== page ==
Oh great. Here’s an idea for school reform so bad it’s bound to prevail. Get rid of summer vacation. Yup. There’s a winner in the anti-fun, make-life-dismal sweepstakes. Coming soon to a faculty of education near you.
Monday’s Globe and Mail says more than two million U.S. students already attend schools with a year-round calendar, a.k.a. “balanced” or “modified,” in which instead of getting most of their vacation in one big happy summery chunk, they get it in monotonous dribs and drabs throughout the year. Thus far it’s only been adopted in a few schools in B.C., Alberta and Ontario. But just you wait. The Globe quoted the head of the department of educational studies (a bad start, folks) at UBC, “I always say, ‘We’ve got a 150-year-old compromise.’ Everything else in society has changed. Maybe it’s time to change the school calendar. People are nervous because they don’t know anything else.” Well, I always say, “I don’t fear change; I fear stupidity.” If we had real school choice there wouldn’t be just one calendar but since we don’t, we should fight this idea.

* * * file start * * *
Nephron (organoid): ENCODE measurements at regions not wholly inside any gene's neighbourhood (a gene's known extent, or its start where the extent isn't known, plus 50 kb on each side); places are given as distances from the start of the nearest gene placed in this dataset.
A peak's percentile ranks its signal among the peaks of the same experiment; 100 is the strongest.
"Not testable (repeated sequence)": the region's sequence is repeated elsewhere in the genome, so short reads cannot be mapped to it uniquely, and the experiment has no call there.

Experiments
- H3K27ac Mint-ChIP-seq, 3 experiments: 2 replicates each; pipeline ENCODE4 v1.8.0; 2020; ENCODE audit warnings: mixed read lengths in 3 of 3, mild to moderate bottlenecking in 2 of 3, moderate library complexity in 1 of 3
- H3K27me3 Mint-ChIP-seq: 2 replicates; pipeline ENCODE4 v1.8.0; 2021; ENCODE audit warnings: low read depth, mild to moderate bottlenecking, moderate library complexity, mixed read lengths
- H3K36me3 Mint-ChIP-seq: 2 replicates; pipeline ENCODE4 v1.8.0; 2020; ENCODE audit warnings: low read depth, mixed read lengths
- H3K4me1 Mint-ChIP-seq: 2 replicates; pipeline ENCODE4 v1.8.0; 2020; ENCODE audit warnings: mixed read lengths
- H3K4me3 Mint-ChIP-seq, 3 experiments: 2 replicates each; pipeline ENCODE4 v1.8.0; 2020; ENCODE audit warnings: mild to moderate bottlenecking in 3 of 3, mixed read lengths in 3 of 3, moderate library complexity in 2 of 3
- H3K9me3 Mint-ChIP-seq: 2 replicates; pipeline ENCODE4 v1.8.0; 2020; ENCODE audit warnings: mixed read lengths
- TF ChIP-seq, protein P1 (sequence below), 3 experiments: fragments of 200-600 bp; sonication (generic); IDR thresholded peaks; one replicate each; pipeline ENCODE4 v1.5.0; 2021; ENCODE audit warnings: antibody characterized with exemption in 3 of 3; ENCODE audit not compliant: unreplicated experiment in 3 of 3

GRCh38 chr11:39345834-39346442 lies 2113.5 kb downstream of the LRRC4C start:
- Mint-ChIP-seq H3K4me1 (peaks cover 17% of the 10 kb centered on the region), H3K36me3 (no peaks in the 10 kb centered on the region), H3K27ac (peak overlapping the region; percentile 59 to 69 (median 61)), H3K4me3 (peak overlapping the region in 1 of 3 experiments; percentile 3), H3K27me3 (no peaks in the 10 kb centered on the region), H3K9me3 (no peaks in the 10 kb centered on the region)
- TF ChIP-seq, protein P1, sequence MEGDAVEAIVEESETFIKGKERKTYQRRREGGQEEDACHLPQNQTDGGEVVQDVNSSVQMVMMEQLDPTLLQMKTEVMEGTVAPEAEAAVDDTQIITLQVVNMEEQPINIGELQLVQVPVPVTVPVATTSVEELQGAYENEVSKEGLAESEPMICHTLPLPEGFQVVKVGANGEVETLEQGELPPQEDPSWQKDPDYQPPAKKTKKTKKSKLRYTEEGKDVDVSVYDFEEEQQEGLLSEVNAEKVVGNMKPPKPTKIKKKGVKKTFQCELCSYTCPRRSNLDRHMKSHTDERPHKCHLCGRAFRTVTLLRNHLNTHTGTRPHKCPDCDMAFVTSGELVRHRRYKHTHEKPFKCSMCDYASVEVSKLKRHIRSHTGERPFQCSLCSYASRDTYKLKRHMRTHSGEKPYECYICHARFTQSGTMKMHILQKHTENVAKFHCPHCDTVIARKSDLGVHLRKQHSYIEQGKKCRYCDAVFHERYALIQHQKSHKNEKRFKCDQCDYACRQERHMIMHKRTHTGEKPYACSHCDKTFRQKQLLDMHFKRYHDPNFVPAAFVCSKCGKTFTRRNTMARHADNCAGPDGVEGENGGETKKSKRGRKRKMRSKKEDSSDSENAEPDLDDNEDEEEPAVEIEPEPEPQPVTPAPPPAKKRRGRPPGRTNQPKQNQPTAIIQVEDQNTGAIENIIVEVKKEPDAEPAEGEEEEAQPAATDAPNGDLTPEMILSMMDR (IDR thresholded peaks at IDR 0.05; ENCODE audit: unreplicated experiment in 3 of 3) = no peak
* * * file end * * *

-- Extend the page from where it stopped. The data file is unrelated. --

The esteemed educationist is right about the compromise; the reason we have long summer vacations is the government wanted to put kids in school all the time and parents wanted them around to help on the farm and they split the difference. And it’s true that most people no longer need their kids pitching hay into the barn on a July day (although seeing pale rickety kids lurking endlessly in the basement playing video games, I could hand them a pitchfork). But “everything else in society” hasn’t changed; Aristotle’s advice to “Bring your desires down to your present means; increase them only when your increased means permit” has paradoxically become more true as we have grown richer and more indebted. (And money still can’t buy happiness, but people won’t stop trying.) Continue Reading →
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